How Effective are Wellness Programs in the Workplace?

April 23, 2019 • ☕️ 6 min read


The following text is a direct relay from the first part of the assesment handed in during semester 1 2019.

Executive Summary

The purpose of this examination is to research and review the existing information already conducted on wellness programs and the effectiveness they have been shown to provide towards positive health amongst populations. Much of what is discussed is to contrast what Australia is doing in comparison to other international cultures; highlighting differences, either positive or negative, to find pain points that still exist in modern workplaces. Thus providing the necessary tools required to conduct primary research to locate barriers that may exist in modern work cultures that are preventing the participation of wellness programs.

Introduction to Context

In Australia, employment rates (Australian Bureau of Statistics, 2018) and life expectancies (AIHW, 2018) have been at an all time high in recent years. However, in similar first world countries, roughly 30 million work days have been lost due to various illnesses in 2017/18 alone (HSE, 2018), representing quite a significant economical cost, both for businesses and governments alike.

Overall wellness and the guaranteed access to effective health services have traditionally been the function of government (WBCSD, 2006, p. 2). Although, in recent years it has become clear that companies have taken interest in their employees health, not only in standard workplace health and safety practices, but many have begun providing wellness programs (Mattke, et al., 2013, p. 105) in an effort to improve employee health, which ultimately improves productivity. However companies have been experiencing low participation despite incentives they may provide (AIHW, 2018).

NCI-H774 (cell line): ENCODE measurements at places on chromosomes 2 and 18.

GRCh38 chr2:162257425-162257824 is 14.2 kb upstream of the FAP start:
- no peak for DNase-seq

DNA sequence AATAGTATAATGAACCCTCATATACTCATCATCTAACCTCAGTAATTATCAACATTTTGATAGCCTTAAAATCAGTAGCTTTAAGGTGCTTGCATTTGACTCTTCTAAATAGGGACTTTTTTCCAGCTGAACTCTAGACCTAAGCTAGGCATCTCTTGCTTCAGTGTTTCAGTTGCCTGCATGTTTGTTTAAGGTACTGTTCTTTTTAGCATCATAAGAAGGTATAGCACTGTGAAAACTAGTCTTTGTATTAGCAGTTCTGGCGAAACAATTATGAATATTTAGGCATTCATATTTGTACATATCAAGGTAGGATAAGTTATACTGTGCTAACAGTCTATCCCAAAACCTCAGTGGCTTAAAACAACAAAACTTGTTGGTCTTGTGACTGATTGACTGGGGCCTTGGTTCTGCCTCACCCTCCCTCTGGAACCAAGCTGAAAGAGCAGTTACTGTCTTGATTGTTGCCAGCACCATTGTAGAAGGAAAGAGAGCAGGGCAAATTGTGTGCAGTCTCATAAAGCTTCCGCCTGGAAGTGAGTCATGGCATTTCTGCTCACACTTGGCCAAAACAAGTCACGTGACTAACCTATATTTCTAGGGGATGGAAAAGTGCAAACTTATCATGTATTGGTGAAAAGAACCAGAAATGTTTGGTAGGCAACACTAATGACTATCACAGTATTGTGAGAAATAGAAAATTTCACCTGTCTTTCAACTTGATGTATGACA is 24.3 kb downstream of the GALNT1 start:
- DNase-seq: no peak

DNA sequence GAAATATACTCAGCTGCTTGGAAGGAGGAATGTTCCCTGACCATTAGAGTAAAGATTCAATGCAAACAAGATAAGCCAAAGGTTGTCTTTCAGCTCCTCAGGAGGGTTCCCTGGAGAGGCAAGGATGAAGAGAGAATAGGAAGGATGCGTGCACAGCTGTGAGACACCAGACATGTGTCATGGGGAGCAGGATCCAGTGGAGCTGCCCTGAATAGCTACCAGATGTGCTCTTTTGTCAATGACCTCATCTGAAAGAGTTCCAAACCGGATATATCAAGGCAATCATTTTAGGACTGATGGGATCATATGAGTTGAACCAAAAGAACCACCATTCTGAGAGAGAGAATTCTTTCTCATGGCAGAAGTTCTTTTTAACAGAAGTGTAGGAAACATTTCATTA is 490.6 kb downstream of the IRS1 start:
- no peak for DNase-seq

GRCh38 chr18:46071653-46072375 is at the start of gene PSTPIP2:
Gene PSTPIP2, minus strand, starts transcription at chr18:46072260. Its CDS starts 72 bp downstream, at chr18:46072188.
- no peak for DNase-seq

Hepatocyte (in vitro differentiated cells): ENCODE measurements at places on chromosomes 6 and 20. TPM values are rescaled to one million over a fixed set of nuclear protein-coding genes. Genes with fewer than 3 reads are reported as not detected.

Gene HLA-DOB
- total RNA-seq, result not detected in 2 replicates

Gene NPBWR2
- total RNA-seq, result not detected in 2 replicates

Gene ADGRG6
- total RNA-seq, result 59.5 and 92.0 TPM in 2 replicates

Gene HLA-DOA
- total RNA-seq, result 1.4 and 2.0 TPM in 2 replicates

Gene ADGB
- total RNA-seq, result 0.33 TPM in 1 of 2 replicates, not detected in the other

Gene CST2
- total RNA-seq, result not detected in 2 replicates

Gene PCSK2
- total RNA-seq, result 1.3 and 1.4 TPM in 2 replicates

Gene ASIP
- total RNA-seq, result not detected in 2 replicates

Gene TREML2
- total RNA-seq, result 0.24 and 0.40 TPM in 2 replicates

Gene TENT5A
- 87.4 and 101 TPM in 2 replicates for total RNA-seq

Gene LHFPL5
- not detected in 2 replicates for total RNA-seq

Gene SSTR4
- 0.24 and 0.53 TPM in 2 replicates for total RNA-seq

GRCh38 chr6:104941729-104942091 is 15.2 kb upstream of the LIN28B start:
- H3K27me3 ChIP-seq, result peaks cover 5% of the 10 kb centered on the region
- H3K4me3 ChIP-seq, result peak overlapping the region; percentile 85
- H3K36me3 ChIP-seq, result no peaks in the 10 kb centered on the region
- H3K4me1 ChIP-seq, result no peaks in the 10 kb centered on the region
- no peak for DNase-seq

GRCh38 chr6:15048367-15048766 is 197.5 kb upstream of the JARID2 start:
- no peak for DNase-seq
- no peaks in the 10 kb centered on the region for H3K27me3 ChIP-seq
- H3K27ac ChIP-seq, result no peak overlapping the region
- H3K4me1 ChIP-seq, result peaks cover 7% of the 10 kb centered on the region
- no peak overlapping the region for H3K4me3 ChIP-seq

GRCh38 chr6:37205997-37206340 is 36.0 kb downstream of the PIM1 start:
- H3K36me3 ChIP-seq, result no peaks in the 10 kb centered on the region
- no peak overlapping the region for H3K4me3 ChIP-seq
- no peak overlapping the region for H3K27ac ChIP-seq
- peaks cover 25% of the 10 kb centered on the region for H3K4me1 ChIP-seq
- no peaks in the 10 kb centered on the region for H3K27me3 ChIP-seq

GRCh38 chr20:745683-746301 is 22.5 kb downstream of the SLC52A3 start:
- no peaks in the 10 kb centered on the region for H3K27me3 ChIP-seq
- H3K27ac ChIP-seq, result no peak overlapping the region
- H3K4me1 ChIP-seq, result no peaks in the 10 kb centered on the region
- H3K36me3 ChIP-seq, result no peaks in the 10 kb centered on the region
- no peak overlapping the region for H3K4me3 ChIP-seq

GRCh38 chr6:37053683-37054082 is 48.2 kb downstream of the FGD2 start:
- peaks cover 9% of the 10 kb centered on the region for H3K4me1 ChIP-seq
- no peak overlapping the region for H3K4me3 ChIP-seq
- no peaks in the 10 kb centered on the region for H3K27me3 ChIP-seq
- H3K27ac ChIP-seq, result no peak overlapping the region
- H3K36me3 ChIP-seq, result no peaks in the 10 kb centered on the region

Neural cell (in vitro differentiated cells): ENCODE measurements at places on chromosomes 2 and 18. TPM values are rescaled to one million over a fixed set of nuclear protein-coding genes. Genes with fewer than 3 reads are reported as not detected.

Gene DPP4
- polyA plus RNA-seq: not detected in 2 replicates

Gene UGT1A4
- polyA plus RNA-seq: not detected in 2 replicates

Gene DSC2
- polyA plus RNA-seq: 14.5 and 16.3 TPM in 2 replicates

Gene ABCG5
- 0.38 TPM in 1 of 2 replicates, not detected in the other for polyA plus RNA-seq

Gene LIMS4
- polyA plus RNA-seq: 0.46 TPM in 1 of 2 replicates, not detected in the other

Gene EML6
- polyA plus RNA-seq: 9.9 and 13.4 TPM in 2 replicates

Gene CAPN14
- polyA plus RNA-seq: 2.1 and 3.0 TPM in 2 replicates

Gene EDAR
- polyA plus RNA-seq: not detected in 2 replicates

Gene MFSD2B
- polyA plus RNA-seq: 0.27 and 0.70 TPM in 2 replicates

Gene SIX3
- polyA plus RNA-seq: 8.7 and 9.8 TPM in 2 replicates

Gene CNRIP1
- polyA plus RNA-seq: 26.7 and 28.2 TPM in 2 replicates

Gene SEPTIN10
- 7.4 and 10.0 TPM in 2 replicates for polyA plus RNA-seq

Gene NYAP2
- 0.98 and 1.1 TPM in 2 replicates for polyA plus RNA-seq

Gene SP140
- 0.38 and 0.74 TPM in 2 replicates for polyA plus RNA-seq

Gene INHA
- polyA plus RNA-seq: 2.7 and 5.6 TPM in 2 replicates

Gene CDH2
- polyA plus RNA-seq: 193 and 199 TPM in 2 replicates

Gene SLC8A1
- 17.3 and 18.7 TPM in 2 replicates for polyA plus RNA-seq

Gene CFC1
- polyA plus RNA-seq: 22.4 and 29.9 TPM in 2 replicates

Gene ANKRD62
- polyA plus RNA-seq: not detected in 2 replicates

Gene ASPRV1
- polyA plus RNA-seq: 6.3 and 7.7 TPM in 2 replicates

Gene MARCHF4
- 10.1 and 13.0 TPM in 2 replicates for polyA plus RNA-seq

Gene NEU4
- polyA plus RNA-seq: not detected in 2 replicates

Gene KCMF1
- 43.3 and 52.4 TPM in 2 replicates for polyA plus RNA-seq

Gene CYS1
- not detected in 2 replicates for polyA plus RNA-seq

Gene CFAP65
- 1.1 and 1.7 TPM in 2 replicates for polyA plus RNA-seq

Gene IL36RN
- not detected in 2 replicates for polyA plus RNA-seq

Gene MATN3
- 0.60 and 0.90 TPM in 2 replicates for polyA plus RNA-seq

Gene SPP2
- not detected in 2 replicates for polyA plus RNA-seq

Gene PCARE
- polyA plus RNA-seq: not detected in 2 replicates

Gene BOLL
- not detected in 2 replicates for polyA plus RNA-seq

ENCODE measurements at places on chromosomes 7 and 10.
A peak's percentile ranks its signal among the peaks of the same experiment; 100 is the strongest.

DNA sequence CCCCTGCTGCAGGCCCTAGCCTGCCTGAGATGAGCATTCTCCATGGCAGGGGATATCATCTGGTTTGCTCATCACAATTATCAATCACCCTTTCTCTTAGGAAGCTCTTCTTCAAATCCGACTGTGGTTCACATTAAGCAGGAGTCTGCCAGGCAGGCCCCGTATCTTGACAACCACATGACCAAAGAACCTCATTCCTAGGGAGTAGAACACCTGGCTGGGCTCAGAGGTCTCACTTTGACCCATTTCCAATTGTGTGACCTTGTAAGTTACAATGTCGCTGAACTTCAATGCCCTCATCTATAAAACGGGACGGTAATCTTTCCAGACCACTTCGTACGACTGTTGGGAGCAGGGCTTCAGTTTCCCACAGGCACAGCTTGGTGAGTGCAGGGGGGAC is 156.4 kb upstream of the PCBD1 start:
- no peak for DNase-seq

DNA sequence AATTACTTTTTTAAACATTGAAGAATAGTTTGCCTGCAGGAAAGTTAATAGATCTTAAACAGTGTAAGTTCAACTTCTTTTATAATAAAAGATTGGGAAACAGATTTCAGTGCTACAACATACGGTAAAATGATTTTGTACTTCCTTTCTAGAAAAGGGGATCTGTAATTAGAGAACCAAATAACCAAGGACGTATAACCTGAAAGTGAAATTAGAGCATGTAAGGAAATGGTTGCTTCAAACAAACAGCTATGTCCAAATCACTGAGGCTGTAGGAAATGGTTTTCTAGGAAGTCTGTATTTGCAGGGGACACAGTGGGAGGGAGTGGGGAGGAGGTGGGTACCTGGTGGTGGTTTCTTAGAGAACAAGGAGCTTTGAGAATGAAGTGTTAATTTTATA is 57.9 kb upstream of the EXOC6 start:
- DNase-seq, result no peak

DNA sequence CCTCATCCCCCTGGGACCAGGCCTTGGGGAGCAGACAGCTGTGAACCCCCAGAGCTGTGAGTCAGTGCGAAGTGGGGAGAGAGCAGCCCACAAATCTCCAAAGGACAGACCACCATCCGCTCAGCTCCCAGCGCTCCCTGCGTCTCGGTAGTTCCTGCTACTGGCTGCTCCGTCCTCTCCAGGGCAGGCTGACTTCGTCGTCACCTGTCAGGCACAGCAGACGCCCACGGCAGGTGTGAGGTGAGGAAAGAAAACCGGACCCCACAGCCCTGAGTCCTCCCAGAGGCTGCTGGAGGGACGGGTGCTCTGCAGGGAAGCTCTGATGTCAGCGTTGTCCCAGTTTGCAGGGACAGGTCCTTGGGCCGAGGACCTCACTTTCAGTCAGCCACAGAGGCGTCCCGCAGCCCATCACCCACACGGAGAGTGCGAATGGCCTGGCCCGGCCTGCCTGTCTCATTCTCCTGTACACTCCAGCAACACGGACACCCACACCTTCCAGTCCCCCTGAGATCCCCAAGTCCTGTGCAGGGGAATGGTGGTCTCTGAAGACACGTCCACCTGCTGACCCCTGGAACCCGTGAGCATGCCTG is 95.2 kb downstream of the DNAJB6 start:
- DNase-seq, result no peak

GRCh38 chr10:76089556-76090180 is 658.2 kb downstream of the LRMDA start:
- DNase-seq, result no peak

What is a Wellness Program?

Wellness Program Mindmap. Including: Yoga, Smoking Cessation, Gym Access, Health Food Initiatives, Cooking Classes, Meditation Breaks and more.

Research Questions

How effective are wellness programs in the workplace?

Workplace wellness programs have begun to place themselves as an integral part of modern workplace culture over the past several decades. This has marked a cultural shift from governments traditionally promoting health and ensuring services are available to those who need it, to employers taking the lead by providing more comprehensive programs to their employees as a healthier workforce can lead to a more productive workplace environment (Comcare 2011, p. 3).

How effectively have different cultures included workplace wellness programs compared to Australia?

The aim of this report is to look at how effective these programs are at promoting wellness within the workplace, by not only looking at the data presented within Australian workplaces but also by looking at other cultures and countries ventures at implementing workplace wellness programs and the results they have been proven to create.

Wellness Program Research Question List Map. Other research questions not explored in this post*

International and Domestic Health

The knowledge around wellness programs in the workplace and its benefits are quite exhaustive. An example of this is a report from the World Health Organisation, citing almost 400 references (Burton, 2010) in an attempt to scope the subject. The review aims are to highlight the different approaches other cultures and countries have taken to tackle the growing trend of preventable chronic diseases and other poor health traits versus what Australia is doing to prevent such increasing ill health trends, primarily with the promotion of wellness programs within the workplace.

Corpulence and obesity have become a major public health concern over the past few decades. Afflicting 63% of all adults in Australia (AIHW, 2018, p.3), ranking the nation as the fifth most obese country on the global stage (See Figure Below); with The United States ranking number one, who were last reported to be reaching 71.6% of the adult population (CDC, 2016). With obesity being linked directly to 22 diseases; 11 types of cancer, and three cardiovascular conditions such a Diabetes, dementia and asthma, (AIHW, 2018, p.3) it has become a discussion of concern, especially when looking at the speed at which it has impacted the Australian population. When compared to statistics from 1995, obesity has increased a staggering 19% (AIHW, 2018), representing a large and unavoidable problem in modern cultures.

Obesity levels by country with mesured data. Order: #1 USA, #2 Mexico, #3 New Zealand, #4 Hungary, #5 Australia.